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Somatization in primary care. The common presentation of psychosocial problems through physical complaints.
Nurse Pract. 1994 May; 19(5):47, 50-6.NP

Abstract

Somatization is a common problem in primary care. It has been estimated that up to 75% of all visits to primary care providers involve presentation of psychosocial problems through physical complaints. The patient with an acute problem may respond to education, support and reassurance. The chronic somatizer often has a history of inadequate coping, painful interpersonal relationships, and frequent but unsatisfying relationships with health care providers. The etiology of somatization involves a combination of social, psychological and cultural variables. A careful and holistic assessment of complaints and psychosocial aspects is vital in order to avoid extensive diagnostic evaluations and treatments which do not help and may put them at risk for iatrogenic illness. Specific strategies that emphasize a caring, supportive relationship are useful. The NP may need consultation from medical and mental health colleagues to assist in the behavioral management of the chronic somatizer.

Authors

No affiliation info available

Pub Type(s)

Journal Article
Review

Language

eng

PubMed ID

8065648

Citation

Roberts, S J.. "Somatization in Primary Care. the Common Presentation of Psychosocial Problems Through Physical Complaints." The Nurse Practitioner, vol. 19, no. 5, 1994, pp. 47, 50-6.
Roberts SJ. Somatization in primary care. The common presentation of psychosocial problems through physical complaints. Nurse Pract. 1994;19(5):47, 50-6.
Roberts, S. J. (1994). Somatization in primary care. The common presentation of psychosocial problems through physical complaints. The Nurse Practitioner, 19(5), 47, 50-6.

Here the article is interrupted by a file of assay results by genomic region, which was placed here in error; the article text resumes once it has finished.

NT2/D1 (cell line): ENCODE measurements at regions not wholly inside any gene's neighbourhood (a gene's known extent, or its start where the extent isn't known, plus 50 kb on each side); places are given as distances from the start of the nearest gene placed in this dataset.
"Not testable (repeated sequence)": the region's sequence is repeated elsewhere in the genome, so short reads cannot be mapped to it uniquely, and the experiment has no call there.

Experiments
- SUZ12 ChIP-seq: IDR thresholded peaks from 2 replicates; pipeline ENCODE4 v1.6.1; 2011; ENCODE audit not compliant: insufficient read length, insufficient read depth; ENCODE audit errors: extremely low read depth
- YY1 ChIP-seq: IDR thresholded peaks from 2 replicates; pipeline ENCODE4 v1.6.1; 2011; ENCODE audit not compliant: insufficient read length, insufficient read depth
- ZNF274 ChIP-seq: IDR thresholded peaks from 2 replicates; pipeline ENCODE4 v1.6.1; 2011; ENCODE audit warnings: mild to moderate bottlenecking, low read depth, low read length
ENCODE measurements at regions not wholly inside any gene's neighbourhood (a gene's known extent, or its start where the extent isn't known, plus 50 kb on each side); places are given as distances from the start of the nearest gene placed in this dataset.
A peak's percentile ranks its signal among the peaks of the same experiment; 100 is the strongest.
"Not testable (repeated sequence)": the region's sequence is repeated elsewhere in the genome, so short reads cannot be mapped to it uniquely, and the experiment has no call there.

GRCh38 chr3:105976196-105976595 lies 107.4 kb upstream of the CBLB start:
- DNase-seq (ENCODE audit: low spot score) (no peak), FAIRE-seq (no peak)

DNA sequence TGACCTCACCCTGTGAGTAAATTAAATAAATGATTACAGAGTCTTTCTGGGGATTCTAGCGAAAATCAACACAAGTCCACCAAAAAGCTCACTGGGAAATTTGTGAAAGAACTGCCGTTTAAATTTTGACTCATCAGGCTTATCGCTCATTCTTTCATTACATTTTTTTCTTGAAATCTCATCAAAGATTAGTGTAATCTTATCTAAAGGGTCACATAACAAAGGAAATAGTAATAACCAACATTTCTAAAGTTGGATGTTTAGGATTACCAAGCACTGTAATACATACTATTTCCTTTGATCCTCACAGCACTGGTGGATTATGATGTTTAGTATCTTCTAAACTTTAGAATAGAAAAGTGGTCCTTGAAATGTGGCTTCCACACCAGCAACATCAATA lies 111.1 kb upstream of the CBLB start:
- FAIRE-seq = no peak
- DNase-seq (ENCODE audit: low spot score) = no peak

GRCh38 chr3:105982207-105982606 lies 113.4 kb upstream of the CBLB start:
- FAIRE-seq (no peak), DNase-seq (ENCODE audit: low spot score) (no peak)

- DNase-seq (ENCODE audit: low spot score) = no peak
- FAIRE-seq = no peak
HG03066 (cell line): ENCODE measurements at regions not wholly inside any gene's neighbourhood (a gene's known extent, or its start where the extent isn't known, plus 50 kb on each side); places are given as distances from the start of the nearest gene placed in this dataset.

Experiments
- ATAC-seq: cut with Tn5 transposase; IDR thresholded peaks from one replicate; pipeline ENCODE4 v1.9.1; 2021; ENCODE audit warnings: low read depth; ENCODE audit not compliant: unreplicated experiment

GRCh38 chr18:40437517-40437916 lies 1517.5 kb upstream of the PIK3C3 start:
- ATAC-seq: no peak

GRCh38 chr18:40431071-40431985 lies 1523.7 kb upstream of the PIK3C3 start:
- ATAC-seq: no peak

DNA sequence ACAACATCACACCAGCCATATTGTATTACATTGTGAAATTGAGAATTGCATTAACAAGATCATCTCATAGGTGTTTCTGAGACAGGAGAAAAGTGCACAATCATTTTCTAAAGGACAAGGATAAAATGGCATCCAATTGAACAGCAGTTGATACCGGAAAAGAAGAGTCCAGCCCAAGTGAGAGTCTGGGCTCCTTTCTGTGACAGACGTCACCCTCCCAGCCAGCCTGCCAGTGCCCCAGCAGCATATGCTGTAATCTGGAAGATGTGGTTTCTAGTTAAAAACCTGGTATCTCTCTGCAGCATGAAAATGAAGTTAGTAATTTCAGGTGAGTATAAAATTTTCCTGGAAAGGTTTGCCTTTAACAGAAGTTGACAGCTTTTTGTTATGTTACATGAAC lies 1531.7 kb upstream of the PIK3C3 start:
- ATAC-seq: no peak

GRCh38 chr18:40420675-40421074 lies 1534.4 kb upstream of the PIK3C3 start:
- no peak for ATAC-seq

Roberts SJ. Somatization in Primary Care. the Common Presentation of Psychosocial Problems Through Physical Complaints. Nurse Pract. 1994;19(5):47, 50-6. PubMed PMID: 8065648.
* Article titles in AMA citation format should be in sentence-case
TY - JOUR T1 - Somatization in primary care. The common presentation of psychosocial problems through physical complaints. A1 - Roberts,S J, PY - 1994/5/1/pubmed PY - 1994/5/1/medline PY - 1994/5/1/entrez SP - 47, 50-6 JF - The Nurse practitioner JO - Nurse Pract VL - 19 IS - 5 N2 - Somatization is a common problem in primary care. It has been estimated that up to 75% of all visits to primary care providers involve presentation of psychosocial problems through physical complaints. The patient with an acute problem may respond to education, support and reassurance. The chronic somatizer often has a history of inadequate coping, painful interpersonal relationships, and frequent but unsatisfying relationships with health care providers. The etiology of somatization involves a combination of social, psychological and cultural variables. A careful and holistic assessment of complaints and psychosocial aspects is vital in order to avoid extensive diagnostic evaluations and treatments which do not help and may put them at risk for iatrogenic illness. Specific strategies that emphasize a caring, supportive relationship are useful. The NP may need consultation from medical and mental health colleagues to assist in the behavioral management of the chronic somatizer. SN - 0361-1817 UR - https://www.unboundmedicine.com/medline/citation/8065648/Somatization_in_primary_care__The_common_presentation_of_psychosocial_problems_through_physical_complaints_ L2 - http://ovidsp.ovid.com/ovidweb.cgi?T=JS&PAGE=linkout&SEARCH=8065648.ui DB - PRIME DP - Unbound Medicine ER -